Blog post

Wood fuel is also important for food security and nutrition

Published on
October 26, 2017

The 44th Session of the Committee on World Food Security (CFS) - Making a Difference in Food Security and Nutrition – ended on 13 October 2017 with new recommendations on the role of sustainable forestry in achieving food security and nutrition for all.

The recommendations focused on the need for an integrated policy approach to forestry, agriculture, water and food security and nutrition by reinforcing cross-sectoral coordination. FNP staff Verina Ingram and associate researcher Jolien Schure collaborated with the FAO on a review of the role of wood fuel in food security. The outputs, a Working  Paper and Fact Sheet, both published by the FAO, highlight that when produced and used sustainably, wood fuel can be a smart choice: being both green, renewable and affordable. In addition to the direct provision of food as one of their most well-known services, forests also provide an important contribution to wood security with wood fuel for improved food utilization and nutrition. Over half of all wood produced in the world is used for energy, affecting the nutritional status of about 2.4 billion people, who rely on woodfuel for cooking and water sterilisation. The Working paper and Fact Sheet aim to : 1) to raise awareness on the linkages between wood energy and food security and nutrition and 2) to support cross-sectoral approach in developing forestry and food security policies, programmes and projects.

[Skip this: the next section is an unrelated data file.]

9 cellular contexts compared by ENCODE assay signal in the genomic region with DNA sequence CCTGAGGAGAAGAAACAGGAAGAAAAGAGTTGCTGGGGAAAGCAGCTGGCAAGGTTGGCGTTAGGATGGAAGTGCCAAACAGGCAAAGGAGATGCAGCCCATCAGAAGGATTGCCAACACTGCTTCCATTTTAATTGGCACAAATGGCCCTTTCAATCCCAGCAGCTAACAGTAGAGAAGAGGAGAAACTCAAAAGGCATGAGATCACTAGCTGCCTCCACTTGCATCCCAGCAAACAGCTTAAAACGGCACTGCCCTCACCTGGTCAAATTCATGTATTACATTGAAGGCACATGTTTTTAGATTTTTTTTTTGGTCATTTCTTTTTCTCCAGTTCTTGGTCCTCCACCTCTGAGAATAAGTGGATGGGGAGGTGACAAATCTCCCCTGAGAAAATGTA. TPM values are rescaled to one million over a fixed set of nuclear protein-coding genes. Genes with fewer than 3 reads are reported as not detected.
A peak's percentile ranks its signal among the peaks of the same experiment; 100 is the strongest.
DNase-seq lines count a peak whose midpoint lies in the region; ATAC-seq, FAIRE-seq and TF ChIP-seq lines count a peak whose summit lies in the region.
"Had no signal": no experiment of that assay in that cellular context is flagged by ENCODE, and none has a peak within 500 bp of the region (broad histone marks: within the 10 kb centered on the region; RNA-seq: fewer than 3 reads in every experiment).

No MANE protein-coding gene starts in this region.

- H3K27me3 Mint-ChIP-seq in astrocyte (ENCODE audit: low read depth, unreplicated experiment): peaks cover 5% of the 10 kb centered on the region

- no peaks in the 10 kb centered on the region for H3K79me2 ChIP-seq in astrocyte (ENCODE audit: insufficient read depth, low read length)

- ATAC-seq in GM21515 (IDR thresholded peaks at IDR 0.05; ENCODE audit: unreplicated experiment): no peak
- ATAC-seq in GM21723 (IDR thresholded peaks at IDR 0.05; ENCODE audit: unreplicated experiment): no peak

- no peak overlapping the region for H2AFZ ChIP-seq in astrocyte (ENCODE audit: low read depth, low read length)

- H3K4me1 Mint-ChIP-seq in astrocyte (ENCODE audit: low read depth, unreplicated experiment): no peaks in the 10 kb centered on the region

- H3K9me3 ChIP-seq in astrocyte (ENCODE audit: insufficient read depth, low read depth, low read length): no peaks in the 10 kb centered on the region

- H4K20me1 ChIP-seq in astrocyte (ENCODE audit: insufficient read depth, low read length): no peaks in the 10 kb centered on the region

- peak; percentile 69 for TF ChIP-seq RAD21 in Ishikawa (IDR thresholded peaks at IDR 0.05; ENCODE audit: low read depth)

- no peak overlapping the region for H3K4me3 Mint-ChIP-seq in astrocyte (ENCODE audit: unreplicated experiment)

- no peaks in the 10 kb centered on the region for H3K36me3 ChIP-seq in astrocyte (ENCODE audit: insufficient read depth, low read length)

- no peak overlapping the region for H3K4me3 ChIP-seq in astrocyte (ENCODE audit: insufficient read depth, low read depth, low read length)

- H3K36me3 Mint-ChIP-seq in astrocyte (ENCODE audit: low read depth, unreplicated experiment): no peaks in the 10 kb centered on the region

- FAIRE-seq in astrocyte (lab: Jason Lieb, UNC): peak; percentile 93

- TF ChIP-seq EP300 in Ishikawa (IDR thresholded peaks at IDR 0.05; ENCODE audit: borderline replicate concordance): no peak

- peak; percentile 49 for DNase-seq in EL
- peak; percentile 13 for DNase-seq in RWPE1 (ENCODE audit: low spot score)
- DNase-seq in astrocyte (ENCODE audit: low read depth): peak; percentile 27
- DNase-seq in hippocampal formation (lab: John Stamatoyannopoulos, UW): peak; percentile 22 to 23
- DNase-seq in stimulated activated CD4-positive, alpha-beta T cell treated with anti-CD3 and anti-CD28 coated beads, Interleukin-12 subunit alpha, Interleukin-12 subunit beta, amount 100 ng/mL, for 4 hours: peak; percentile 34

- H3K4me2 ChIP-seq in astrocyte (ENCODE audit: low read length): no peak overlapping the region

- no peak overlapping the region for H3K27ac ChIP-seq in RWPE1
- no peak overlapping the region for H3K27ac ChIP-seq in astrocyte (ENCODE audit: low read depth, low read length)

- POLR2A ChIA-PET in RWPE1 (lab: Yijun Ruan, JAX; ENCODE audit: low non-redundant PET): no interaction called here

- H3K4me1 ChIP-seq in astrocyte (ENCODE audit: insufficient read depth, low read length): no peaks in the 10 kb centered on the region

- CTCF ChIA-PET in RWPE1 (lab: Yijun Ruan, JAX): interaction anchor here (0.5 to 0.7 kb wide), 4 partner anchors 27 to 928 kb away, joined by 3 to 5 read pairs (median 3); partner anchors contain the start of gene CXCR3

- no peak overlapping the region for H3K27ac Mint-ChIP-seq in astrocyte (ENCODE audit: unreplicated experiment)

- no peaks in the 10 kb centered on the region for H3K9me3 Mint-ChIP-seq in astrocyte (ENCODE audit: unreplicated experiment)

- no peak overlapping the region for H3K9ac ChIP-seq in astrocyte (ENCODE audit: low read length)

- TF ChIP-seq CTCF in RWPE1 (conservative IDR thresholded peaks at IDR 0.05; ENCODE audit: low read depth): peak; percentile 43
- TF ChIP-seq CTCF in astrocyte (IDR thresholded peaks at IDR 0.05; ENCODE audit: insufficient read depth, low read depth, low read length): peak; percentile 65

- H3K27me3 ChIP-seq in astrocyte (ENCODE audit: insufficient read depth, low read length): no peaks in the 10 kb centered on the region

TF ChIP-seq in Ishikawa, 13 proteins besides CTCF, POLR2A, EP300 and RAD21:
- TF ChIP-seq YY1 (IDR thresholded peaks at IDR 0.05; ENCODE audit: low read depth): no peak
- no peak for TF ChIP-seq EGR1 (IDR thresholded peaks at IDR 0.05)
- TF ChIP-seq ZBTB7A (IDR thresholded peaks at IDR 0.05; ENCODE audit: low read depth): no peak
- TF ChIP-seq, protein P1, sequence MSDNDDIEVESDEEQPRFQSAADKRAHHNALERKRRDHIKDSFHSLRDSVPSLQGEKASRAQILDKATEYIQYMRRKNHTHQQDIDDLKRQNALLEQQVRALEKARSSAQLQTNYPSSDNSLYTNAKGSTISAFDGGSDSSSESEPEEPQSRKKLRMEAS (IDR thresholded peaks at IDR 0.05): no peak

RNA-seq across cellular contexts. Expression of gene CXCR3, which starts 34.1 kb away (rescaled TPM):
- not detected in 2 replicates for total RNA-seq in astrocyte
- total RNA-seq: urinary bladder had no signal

Urbanisation and rural development have been seen as separate sectors in
the recent past, in the context of an increasingly urbanised world and changing
food systems: with people living in cities estimated to rise from 50 to 66% by
2050, thus integrated solutions linking the services provided by forests,
agriculture and trees to urban and rural food systems are very necessary. 
Another aspect in the nexus of food security is tenure over land and other
natural resources, with the Committee acknowledging the greater role that the CFS Voluntary Guidelines on Tenure could play. 

FAO Director-General Jose Graziano da Silva said that "more active
policies" are needed to ensure sustainable food systems, stressing that
companies and consumers must play a bigger role in overhauling the world's food systems at a time when both hunger and obesity are on the rise.